Cattle, goats, pigs, lambs, poultry and rabbits were all sold to market during a packed auction at the Montezuma County Fair on Saturday.
The Junior Livestock Sale featured more than 100 animals that have been raised by local 4-H youths.
“They almost all sell for more than market value,” said livestock sales clerk Cindy Lichliter. “For the buyers, it’s away to give back to the community. The kids learn a lot, plus earn some money.”
Cy Lanier, 10, raised a Black Angus cross named Ratchey at the family farm in Pleasant View. He sold the steer for $2,800 at the auction to Ken Perry of First National Bank.
“He’s a gentle steer, and I trained him enough so I could sit on him,” Lanier says proudly. “Ratchey eats 20 pounds of grain per day, plus 10 pounds of hay. It was tough work raising him and fun.”
This is the fourth auction for Trinity Samora, 12, who was preparing to sell her Suffolk lamb.
“I’ve been raising it for seven months, doing a lot of walking, shearing and feeding. It was pretty easy, and I’m raising money for college,” she said.
Many of the local 4-H youths at the auction have already made raising their own livestock a successful business.
Hunter Garlinghouse, 17, has been raising and selling goats for 10 years from her family farm in Lewis.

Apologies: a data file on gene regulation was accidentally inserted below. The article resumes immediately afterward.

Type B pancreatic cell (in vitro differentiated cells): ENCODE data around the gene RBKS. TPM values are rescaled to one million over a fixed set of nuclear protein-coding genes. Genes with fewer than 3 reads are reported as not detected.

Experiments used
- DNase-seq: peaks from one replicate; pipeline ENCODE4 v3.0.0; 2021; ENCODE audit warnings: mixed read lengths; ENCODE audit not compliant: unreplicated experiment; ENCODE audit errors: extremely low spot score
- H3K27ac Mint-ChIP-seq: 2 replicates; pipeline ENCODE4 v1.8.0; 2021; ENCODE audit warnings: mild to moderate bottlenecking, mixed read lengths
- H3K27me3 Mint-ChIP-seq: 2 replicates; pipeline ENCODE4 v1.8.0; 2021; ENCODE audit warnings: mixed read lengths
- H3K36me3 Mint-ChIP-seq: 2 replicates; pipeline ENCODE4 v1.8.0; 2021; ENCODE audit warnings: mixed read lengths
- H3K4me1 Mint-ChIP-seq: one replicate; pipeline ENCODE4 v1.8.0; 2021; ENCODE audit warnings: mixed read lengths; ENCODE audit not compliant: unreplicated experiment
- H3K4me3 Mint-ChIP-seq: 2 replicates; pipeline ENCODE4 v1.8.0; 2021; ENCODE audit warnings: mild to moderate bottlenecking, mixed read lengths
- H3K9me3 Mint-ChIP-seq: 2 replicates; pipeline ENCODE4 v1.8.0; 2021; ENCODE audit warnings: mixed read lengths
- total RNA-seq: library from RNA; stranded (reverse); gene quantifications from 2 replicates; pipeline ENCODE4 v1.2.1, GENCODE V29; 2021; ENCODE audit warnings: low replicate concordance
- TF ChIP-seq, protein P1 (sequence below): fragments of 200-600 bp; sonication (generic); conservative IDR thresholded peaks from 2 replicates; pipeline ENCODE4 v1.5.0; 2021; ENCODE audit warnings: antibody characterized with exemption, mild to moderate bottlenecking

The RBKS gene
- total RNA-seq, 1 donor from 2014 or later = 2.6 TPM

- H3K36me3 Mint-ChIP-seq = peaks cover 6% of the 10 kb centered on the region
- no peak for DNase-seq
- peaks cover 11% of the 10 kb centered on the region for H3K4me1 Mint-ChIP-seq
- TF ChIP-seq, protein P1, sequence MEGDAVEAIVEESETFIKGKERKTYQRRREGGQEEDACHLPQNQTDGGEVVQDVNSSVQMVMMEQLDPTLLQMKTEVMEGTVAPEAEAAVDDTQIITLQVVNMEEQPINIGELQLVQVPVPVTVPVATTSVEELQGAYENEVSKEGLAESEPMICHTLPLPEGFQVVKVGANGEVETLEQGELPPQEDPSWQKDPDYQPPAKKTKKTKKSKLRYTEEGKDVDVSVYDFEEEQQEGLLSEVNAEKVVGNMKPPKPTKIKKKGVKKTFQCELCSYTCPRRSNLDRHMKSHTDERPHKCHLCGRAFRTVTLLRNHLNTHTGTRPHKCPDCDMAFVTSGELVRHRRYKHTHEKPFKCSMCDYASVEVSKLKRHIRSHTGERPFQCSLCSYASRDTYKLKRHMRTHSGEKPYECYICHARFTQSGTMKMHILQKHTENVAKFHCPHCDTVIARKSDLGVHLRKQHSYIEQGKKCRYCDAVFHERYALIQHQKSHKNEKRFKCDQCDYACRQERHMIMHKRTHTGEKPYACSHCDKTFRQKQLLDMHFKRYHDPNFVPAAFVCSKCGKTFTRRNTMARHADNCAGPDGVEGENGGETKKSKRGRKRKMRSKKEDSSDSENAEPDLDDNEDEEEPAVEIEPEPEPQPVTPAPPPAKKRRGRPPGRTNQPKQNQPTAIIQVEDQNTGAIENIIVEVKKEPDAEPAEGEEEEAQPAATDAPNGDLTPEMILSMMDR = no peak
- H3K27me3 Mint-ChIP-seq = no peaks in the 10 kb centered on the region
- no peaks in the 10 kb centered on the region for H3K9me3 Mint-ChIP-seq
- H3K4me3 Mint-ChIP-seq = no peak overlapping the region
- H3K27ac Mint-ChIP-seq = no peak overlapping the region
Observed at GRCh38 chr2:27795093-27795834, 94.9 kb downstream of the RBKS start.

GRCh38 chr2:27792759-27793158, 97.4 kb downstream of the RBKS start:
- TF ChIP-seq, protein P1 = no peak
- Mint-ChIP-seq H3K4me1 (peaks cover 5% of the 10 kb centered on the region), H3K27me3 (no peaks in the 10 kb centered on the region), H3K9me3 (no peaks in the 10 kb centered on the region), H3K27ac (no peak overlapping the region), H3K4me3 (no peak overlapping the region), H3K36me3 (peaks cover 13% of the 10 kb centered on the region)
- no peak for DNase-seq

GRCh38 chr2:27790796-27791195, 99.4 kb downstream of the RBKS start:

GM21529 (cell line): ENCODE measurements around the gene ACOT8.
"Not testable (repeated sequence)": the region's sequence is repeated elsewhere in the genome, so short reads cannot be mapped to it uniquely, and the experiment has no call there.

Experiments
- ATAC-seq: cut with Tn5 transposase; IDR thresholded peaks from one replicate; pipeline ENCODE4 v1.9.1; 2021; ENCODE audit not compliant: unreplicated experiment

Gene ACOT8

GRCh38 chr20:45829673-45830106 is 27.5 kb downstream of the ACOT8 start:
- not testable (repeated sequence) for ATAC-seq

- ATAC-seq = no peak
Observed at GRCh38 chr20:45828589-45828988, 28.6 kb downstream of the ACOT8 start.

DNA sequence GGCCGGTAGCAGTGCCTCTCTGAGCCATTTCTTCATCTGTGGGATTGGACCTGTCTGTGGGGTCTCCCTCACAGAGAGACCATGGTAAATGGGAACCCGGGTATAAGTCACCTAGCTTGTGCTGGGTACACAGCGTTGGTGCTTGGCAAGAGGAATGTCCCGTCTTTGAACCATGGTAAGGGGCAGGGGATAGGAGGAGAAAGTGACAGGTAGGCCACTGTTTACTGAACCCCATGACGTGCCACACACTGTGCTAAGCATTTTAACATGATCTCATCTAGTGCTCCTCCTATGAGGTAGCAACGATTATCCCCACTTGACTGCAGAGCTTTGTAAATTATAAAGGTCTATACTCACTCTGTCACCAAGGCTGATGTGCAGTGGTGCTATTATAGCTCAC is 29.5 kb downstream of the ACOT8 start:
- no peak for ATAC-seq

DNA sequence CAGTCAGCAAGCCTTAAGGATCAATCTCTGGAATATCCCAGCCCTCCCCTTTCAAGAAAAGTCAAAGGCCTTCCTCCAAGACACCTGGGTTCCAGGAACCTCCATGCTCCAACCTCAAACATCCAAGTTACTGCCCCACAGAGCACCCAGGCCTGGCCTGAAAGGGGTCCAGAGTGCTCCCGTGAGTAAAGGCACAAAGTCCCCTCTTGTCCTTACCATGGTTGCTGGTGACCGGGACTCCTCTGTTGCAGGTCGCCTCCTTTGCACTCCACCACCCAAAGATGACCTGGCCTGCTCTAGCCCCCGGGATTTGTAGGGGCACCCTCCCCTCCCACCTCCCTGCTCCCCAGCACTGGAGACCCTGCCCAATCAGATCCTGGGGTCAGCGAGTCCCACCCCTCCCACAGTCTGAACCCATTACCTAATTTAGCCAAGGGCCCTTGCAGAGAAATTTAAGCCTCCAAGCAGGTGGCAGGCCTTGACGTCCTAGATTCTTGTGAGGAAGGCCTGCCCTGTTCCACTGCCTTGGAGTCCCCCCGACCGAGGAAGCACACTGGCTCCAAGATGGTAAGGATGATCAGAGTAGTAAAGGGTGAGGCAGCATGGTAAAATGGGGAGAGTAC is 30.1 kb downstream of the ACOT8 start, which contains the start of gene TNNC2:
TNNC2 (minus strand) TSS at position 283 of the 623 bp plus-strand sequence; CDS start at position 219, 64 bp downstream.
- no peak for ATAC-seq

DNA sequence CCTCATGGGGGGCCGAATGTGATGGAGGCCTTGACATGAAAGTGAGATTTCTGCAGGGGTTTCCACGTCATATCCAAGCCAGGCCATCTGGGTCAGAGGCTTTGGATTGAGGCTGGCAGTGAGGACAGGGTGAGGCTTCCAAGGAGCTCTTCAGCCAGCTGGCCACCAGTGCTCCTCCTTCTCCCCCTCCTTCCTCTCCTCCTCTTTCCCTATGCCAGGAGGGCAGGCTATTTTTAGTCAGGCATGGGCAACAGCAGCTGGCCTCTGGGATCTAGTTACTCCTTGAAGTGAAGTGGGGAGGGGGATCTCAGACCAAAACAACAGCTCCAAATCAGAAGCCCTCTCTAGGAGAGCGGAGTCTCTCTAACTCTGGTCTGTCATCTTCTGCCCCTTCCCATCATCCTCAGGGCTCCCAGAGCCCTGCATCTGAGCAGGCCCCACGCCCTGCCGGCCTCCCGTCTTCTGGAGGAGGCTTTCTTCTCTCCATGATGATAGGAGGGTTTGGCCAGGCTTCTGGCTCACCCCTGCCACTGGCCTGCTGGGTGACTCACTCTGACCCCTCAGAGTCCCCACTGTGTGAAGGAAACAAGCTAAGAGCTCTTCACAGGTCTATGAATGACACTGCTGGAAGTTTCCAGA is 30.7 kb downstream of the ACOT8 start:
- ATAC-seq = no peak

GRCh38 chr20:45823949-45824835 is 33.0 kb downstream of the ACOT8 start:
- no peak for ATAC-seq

“I’ve been successful, and I get a lot of support from my parents. Some years are good, others are not so good,” she said of the goat market. “They are amazing animals, really adorable with a lot of personality. I kind of get attached to them.”
The junior livestock auction perfectly embodies the rural value that hard work and dedication pays off.
Vincent Conklin, 15, of Lewis-Arriola, knows this value well. His Grand Champion market swine sold for $2,400 to buyer Keesee Motors.
“It’s a lot of responsibility to raise them,” he says. “After school and practice, you come home and still have to go take care of them, but it’s worth it when they sell.”
The auction is a highlight of the fair, which overall has gone well, said Tom Hooten, ag extension agent for Montezuma County.
The music festival this year brought in more people, as did the new tractor pull and fair royalty events. There were more vendors, and contests such the salsa competition and cake decorating get more popular every year.
“I’ve heard a lot of positive feedback that this fair is one of the best ever,” Hooten says. “The fair board should be commended for putting on the best fair on the Western Slope with limited resources. It’s a supreme achievement.”